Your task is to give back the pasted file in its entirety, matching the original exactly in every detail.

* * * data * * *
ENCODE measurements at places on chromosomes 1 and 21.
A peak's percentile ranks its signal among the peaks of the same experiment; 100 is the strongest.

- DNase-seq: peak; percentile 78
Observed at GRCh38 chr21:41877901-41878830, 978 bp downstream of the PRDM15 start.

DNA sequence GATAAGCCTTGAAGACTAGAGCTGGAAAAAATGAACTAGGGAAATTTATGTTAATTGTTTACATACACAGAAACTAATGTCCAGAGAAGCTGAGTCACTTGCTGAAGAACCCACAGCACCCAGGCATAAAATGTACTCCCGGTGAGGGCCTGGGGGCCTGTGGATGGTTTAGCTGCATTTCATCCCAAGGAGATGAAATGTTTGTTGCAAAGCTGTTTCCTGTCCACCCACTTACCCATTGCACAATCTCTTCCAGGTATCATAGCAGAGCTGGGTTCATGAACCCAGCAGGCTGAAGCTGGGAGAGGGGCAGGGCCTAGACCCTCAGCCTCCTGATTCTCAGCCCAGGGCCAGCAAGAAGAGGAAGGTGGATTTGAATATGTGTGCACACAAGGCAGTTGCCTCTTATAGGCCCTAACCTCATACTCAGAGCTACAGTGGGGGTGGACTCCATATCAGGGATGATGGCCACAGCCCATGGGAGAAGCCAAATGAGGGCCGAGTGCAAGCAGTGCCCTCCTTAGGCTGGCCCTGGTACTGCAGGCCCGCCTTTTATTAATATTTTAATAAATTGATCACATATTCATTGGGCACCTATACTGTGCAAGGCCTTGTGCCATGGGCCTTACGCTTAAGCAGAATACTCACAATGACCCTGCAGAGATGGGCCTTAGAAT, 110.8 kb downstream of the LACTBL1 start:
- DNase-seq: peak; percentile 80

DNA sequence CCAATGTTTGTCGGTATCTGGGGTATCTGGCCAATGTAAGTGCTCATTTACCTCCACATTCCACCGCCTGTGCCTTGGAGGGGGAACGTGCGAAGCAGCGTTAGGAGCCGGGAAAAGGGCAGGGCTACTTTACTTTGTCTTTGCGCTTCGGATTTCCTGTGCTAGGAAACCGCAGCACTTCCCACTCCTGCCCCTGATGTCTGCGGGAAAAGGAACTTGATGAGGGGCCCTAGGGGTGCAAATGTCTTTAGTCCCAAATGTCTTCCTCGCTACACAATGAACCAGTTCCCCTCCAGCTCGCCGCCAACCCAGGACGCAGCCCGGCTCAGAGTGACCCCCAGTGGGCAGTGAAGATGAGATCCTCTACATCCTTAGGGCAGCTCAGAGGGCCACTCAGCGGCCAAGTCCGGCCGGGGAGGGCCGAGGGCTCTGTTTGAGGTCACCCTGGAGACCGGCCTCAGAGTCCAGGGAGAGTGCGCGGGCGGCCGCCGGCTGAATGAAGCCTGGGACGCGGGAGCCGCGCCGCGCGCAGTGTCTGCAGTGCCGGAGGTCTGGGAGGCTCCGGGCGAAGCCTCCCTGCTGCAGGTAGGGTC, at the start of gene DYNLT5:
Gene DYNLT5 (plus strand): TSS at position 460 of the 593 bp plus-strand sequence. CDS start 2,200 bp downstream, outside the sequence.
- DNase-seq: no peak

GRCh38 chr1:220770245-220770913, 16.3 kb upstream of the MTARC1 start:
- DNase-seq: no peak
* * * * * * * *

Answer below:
ENCODE measurements at places on chromosomes 1 and 21.
A peak's percentile ranks its signal among the peaks of the same experiment; 100 is the strongest.

- DNase-seq: peak; percentile 78
Observed at GRCh38 chr21:41877901-41878830, 978 bp downstream of the PRDM15 start.

DNA sequence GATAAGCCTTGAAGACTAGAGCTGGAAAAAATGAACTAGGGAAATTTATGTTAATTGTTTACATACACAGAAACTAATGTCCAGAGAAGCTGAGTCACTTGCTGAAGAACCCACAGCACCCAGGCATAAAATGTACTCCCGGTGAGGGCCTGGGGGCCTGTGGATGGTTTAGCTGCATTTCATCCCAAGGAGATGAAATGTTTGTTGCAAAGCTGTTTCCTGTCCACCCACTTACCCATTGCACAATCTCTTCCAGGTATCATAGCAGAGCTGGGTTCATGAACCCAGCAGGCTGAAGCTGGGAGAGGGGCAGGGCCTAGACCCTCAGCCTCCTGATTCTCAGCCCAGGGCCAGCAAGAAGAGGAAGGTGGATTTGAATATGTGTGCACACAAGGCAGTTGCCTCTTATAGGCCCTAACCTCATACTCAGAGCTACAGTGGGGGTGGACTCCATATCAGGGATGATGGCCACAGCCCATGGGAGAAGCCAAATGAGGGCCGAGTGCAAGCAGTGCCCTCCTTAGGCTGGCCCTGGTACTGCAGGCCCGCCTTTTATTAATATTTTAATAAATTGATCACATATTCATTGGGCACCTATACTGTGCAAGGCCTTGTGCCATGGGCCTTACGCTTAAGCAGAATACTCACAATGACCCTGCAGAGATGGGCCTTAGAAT, 110.8 kb downstream of the LACTBL1 start:
- DNase-seq: peak; percentile 80

DNA sequence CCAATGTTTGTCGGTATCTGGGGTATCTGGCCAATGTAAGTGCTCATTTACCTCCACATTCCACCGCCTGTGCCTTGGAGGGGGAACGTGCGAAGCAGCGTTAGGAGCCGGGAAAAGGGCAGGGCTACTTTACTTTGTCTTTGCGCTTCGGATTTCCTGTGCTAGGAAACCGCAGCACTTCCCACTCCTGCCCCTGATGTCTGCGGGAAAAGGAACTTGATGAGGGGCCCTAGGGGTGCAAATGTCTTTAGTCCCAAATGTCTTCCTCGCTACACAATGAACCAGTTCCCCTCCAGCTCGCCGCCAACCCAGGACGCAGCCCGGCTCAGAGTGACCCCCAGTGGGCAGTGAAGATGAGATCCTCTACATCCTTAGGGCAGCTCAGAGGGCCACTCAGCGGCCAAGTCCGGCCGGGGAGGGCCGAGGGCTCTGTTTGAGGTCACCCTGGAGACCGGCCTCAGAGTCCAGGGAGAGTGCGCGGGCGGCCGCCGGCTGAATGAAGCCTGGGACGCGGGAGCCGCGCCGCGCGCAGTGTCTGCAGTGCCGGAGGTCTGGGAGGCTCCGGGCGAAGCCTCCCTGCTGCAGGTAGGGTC, at the start of gene DYNLT5:
Gene DYNLT5 (plus strand): TSS at position 460 of the 593 bp plus-strand sequence. CDS start 2,200 bp downstream, outside the sequence.
- DNase-seq: no peak

GRCh38 chr1:220770245-220770913, 16.3 kb upstream of the MTARC1 start:
- DNase-seq: no peak